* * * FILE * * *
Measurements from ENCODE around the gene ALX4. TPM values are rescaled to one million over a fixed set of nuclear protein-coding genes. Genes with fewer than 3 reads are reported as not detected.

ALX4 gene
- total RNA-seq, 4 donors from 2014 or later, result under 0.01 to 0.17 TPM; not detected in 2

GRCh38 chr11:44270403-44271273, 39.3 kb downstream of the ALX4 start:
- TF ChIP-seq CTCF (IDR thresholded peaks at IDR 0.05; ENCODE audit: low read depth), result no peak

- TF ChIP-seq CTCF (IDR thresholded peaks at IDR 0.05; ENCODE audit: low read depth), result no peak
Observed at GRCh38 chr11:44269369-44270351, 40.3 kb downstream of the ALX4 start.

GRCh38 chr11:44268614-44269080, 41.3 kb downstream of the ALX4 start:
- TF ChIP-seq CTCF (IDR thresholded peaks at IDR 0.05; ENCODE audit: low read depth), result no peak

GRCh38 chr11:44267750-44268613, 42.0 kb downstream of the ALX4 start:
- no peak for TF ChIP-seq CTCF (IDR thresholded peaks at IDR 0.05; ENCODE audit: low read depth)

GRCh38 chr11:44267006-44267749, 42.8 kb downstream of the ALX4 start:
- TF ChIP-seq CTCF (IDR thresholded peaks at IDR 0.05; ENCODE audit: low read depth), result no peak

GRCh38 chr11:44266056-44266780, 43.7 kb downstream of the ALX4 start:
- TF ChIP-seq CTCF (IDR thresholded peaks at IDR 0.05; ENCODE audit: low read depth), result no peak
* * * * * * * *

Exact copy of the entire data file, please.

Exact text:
Measurements from ENCODE around the gene ALX4. TPM values are rescaled to one million over a fixed set of nuclear protein-coding genes. Genes with fewer than 3 reads are reported as not detected.

ALX4 gene
- total RNA-seq, 4 donors from 2014 or later, result under 0.01 to 0.17 TPM; not detected in 2

GRCh38 chr11:44270403-44271273, 39.3 kb downstream of the ALX4 start:
- TF ChIP-seq CTCF (IDR thresholded peaks at IDR 0.05; ENCODE audit: low read depth), result no peak

- TF ChIP-seq CTCF (IDR thresholded peaks at IDR 0.05; ENCODE audit: low read depth), result no peak
Observed at GRCh38 chr11:44269369-44270351, 40.3 kb downstream of the ALX4 start.

GRCh38 chr11:44268614-44269080, 41.3 kb downstream of the ALX4 start:
- TF ChIP-seq CTCF (IDR thresholded peaks at IDR 0.05; ENCODE audit: low read depth), result no peak

GRCh38 chr11:44267750-44268613, 42.0 kb downstream of the ALX4 start:
- no peak for TF ChIP-seq CTCF (IDR thresholded peaks at IDR 0.05; ENCODE audit: low read depth)

GRCh38 chr11:44267006-44267749, 42.8 kb downstream of the ALX4 start:
- TF ChIP-seq CTCF (IDR thresholded peaks at IDR 0.05; ENCODE audit: low read depth), result no peak

GRCh38 chr11:44266056-44266780, 43.7 kb downstream of the ALX4 start:
- TF ChIP-seq CTCF (IDR thresholded peaks at IDR 0.05; ENCODE audit: low read depth), result no peak